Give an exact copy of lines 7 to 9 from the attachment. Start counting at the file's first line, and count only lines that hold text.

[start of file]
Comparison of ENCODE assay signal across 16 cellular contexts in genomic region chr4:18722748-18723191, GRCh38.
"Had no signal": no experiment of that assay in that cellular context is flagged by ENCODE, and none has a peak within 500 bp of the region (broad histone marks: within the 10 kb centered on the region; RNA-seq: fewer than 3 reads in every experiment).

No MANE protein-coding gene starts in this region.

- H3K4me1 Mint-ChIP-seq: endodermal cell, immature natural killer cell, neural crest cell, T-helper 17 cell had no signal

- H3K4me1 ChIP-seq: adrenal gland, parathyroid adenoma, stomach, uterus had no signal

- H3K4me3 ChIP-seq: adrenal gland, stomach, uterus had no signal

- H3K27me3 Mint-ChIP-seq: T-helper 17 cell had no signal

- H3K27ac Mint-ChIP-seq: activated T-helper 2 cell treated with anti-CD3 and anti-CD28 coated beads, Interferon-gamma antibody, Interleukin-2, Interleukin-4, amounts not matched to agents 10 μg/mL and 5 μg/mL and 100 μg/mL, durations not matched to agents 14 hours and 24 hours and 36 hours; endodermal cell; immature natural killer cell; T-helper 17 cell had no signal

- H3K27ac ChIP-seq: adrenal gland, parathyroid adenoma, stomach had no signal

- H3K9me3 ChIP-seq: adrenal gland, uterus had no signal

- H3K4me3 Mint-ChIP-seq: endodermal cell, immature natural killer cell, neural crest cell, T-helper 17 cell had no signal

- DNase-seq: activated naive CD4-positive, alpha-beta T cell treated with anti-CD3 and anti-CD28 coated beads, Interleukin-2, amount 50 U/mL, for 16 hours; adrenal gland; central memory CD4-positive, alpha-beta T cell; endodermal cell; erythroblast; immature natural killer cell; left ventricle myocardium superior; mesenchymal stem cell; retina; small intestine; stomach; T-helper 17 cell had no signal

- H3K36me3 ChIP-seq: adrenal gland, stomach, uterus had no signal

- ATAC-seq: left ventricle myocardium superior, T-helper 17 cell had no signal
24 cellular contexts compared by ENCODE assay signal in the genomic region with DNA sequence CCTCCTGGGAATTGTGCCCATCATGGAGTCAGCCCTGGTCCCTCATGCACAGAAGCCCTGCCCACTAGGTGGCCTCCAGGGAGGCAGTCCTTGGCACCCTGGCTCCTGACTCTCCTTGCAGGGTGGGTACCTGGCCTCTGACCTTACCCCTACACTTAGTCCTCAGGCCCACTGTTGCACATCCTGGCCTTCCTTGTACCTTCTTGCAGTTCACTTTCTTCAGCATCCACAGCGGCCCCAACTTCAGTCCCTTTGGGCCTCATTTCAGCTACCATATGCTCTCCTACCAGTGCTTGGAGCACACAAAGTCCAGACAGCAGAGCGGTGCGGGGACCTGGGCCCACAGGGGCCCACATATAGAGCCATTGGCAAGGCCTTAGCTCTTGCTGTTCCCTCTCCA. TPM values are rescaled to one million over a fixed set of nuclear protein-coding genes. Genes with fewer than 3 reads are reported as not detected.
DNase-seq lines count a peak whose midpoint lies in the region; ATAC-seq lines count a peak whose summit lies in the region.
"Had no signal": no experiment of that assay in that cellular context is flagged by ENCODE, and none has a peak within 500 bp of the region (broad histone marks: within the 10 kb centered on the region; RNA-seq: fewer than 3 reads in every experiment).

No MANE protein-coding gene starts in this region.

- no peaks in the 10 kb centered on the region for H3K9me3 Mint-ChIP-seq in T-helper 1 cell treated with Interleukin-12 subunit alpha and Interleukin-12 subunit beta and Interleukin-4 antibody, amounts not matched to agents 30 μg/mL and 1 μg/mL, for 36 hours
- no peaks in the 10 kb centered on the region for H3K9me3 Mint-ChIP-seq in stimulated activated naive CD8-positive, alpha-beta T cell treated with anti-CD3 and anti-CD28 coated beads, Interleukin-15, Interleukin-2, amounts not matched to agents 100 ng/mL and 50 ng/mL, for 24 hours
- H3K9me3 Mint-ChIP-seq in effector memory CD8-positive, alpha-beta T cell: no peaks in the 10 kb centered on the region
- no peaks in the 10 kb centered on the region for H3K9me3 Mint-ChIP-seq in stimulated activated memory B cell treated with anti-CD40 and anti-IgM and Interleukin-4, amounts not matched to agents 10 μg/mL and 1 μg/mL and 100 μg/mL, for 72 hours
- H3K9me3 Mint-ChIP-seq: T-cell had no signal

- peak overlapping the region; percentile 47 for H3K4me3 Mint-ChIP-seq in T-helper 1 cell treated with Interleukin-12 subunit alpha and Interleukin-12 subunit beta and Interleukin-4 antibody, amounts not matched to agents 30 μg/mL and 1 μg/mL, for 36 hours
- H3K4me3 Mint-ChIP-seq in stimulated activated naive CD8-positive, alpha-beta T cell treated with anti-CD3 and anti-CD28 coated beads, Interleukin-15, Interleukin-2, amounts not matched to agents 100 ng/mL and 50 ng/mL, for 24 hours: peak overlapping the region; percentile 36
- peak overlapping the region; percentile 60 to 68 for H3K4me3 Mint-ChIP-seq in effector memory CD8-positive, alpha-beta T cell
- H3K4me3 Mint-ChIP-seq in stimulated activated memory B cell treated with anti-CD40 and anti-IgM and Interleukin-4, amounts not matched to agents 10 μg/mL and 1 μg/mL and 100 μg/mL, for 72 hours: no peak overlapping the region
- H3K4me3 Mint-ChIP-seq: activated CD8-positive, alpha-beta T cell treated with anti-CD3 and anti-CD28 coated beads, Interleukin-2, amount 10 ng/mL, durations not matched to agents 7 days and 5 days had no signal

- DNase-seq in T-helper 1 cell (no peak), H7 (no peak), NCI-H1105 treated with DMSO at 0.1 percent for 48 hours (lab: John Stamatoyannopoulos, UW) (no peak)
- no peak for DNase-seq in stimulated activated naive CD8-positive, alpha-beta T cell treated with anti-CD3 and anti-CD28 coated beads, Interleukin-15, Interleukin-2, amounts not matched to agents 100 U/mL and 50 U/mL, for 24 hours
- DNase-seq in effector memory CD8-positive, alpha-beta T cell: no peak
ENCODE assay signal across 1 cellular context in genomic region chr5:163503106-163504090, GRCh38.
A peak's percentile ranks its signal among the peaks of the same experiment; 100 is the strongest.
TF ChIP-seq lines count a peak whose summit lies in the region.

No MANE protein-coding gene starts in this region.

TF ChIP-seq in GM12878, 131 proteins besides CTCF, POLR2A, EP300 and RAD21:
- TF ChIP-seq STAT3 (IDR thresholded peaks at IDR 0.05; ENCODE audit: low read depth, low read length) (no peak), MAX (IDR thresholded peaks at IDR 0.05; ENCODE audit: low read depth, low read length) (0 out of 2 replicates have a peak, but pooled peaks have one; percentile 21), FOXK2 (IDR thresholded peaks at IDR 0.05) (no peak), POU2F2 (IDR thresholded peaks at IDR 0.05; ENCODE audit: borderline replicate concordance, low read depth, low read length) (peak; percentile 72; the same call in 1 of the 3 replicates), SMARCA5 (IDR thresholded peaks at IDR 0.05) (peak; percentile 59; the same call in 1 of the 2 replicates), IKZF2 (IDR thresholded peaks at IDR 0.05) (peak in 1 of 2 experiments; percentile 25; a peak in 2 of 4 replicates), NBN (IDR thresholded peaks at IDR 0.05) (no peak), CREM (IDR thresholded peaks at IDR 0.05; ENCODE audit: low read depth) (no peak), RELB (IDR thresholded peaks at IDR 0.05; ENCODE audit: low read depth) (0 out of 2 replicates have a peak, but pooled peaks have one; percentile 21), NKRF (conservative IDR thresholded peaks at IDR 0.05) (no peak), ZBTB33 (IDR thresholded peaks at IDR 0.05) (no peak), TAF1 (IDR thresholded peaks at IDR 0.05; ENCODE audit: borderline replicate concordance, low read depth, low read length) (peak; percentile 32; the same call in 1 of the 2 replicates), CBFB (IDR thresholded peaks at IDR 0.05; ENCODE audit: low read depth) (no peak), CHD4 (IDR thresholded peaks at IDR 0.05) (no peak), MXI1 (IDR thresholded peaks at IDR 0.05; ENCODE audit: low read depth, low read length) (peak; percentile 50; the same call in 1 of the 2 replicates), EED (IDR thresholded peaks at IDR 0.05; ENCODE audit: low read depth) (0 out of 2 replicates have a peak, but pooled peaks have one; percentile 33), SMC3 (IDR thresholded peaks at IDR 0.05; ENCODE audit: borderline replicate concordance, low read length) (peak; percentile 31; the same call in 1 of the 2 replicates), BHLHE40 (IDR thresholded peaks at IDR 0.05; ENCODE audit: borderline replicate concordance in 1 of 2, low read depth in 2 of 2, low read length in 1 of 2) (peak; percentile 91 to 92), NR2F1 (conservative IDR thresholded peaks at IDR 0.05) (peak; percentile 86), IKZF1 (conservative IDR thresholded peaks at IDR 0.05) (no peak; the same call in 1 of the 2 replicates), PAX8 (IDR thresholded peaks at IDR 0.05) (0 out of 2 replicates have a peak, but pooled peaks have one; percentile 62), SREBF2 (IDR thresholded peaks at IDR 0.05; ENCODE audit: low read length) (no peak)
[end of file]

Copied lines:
- H3K27me3 Mint-ChIP-seq: T-helper 17 cell had no signal

- H3K27ac Mint-ChIP-seq: activated T-helper 2 cell treated with anti-CD3 and anti-CD28 coated beads, Interferon-gamma antibody, Interleukin-2, Interleukin-4, amounts not matched to agents 10 μg/mL and 5 μg/mL and 100 μg/mL, durations not matched to agents 14 hours and 24 hours and 36 hours; endodermal cell; immature natural killer cell; T-helper 17 cell had no signal

- H3K27ac ChIP-seq: adrenal gland, parathyroid adenoma, stomach had no signal